Messier 35, off the left foot of Castor in the constellation Gemini, is one of my personal favorite winter sky targets for a small (4 inch refractor) scope. For an open cluster, M35 is quite massive, being comprised of somewhere between 2 and 5 hundred stars (although I cannot see anything near that number). Located at approximately 2,800 light years from our Solar System and having a diameter of something between 11 and 24 light years (it's often a matter of opinion as to exactly where an open cluster stops and neighboring stars begin), M35 has an apparent magnitude of 5.3. So it ought to be visible naked eye under a dark sky (something I myself have never had the opportunity to test). But under the moderately light polluted skies of Howard County, MD, it still manages to look spectacular through the eyepiece, and makes a great subject for astrophotography (or, so I am told). The cluster is just over 100 million years old.
Looking through a scope of moderate aperture, M35 presents a curious donut shape, with an apparently starless hole at its center (see above image). This is an illusion, due to the stars in the "hole" being slightly fainter than those surrounding them. Larger scopes (say, 12 inches) will fill this hole in nicely (see image below).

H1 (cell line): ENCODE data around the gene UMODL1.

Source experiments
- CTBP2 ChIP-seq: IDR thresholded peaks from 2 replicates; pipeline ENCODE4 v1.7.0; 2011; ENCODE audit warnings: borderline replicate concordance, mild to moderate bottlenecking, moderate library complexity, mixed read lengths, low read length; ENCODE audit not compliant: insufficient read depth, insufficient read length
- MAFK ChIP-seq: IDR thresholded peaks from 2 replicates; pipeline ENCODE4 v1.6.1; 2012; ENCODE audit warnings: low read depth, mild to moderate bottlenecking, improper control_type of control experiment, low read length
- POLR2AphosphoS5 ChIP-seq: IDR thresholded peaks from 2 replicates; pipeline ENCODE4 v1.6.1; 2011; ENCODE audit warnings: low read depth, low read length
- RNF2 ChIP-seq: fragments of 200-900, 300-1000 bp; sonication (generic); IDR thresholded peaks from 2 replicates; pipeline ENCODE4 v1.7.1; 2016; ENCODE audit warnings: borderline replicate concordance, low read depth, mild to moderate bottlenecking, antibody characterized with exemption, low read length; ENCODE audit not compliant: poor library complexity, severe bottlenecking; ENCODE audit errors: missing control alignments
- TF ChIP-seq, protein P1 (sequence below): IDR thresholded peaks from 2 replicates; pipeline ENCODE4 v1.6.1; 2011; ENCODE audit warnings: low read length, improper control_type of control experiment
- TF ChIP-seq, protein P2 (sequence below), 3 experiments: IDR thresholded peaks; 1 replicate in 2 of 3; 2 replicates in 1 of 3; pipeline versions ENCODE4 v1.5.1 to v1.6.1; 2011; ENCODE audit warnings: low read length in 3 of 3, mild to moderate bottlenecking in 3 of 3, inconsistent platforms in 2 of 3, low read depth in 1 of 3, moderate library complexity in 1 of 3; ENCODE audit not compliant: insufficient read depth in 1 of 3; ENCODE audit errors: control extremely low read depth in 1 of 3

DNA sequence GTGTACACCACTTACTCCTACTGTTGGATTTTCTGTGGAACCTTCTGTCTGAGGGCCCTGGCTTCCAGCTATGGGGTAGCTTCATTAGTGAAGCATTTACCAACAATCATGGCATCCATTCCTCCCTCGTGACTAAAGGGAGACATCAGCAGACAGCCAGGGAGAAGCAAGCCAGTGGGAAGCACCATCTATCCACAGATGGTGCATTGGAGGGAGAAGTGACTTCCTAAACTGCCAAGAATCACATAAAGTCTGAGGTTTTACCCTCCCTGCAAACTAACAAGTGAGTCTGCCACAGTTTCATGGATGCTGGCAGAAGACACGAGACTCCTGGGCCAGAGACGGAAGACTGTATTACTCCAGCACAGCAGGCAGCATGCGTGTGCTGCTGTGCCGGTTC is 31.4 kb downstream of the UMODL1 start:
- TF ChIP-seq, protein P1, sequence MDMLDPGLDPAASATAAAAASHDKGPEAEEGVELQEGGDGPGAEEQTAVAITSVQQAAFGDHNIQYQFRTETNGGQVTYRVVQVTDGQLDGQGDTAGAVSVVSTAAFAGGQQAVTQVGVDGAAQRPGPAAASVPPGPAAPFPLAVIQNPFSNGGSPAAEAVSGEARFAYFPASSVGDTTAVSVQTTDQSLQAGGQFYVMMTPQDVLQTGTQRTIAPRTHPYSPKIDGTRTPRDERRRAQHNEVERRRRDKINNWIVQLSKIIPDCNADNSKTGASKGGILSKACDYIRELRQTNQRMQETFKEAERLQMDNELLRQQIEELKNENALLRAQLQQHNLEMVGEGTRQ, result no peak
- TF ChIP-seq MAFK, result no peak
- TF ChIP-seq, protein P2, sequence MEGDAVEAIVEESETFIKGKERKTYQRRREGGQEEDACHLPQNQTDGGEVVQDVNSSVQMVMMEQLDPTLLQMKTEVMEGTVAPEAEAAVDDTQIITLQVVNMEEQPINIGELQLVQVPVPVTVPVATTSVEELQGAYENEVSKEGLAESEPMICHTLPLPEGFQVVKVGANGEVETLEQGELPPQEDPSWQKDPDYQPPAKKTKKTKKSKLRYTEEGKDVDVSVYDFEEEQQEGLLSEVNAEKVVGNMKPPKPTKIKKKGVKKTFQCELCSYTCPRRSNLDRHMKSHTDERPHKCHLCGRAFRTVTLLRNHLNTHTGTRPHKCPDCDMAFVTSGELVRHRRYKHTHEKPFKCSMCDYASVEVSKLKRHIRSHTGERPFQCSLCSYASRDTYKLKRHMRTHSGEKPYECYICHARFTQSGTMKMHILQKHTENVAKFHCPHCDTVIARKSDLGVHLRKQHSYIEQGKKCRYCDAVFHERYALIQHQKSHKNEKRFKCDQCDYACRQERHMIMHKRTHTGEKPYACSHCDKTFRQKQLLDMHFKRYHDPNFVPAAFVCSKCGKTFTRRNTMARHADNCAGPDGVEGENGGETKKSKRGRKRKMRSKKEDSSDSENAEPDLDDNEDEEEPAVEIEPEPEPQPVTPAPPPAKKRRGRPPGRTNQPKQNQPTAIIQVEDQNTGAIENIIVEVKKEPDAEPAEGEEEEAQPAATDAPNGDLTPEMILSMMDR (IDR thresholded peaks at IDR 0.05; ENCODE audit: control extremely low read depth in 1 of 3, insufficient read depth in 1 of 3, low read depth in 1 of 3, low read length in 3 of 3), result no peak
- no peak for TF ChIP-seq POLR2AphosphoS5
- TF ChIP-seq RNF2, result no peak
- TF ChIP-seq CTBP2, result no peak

But once you've enjoyed the view of M35, don't stop there! Because right next to it is the magnitude 8.4 open cluster NGC 2158. Now, unless you've got a really big scope, the most you're going to see of this line of sight companion to M35 will be a faint smudge. So don't expect to resolve any individual stars. In my scope, it looks like a really dim globular. But it is, in fact, another open cluster, this one far more distant than the much brighter M35 - about 16,000 light years away, or well over 5 times the distance to M35. NGC 2158 contains more than a thousand stars and is well over a billion years old. So despite their apparent neighborliness, the two objects are quite different - this is no Double Cluster!
A beautiful image of NGC 2158, off to the lower right of M35